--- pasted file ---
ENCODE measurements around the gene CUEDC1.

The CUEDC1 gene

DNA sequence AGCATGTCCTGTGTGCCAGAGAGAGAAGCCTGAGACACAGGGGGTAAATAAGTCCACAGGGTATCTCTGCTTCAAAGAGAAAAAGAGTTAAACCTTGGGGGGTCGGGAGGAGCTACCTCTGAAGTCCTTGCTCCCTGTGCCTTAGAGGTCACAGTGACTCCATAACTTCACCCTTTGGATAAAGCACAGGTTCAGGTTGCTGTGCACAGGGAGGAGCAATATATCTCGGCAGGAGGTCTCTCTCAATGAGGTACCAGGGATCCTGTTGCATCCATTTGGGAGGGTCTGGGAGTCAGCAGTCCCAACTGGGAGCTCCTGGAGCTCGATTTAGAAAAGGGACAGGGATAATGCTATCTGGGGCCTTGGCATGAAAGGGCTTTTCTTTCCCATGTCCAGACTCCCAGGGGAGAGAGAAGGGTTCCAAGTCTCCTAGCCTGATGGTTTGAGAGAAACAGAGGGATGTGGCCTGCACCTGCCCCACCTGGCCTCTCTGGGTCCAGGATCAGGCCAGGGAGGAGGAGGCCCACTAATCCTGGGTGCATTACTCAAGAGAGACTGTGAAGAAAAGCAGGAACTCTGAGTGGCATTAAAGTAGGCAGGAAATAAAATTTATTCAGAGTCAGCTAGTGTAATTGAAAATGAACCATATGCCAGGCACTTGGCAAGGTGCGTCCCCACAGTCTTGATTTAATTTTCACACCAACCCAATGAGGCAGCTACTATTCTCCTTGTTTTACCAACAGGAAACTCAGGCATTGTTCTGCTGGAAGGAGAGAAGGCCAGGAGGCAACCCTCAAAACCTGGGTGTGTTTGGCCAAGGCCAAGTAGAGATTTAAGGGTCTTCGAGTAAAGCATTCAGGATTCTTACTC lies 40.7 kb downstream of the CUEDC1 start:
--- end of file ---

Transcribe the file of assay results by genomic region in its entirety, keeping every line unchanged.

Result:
ENCODE measurements around the gene CUEDC1.

The CUEDC1 gene

DNA sequence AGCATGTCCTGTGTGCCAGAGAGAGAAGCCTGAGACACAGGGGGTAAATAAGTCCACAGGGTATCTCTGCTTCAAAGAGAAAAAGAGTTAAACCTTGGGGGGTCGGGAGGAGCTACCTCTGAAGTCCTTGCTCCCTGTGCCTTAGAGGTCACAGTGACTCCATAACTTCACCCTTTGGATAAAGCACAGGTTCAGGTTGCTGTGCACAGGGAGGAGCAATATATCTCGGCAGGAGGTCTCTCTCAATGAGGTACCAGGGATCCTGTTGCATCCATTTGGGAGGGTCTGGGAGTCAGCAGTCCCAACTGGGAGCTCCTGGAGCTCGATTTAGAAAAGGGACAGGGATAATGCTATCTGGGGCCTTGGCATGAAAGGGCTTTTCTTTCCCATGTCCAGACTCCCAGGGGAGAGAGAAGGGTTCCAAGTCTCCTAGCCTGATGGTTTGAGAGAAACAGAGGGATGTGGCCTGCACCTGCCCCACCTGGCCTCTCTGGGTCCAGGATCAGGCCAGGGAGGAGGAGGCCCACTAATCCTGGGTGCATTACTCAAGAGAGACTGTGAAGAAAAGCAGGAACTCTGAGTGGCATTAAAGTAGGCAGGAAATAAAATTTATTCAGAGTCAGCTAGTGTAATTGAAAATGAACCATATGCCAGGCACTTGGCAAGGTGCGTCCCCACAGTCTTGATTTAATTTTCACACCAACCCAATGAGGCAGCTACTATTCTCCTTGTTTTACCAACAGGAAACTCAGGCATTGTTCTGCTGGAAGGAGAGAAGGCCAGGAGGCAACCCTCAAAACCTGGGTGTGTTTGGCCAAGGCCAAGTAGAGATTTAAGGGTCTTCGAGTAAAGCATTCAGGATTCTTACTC lies 40.7 kb downstream of the CUEDC1 start: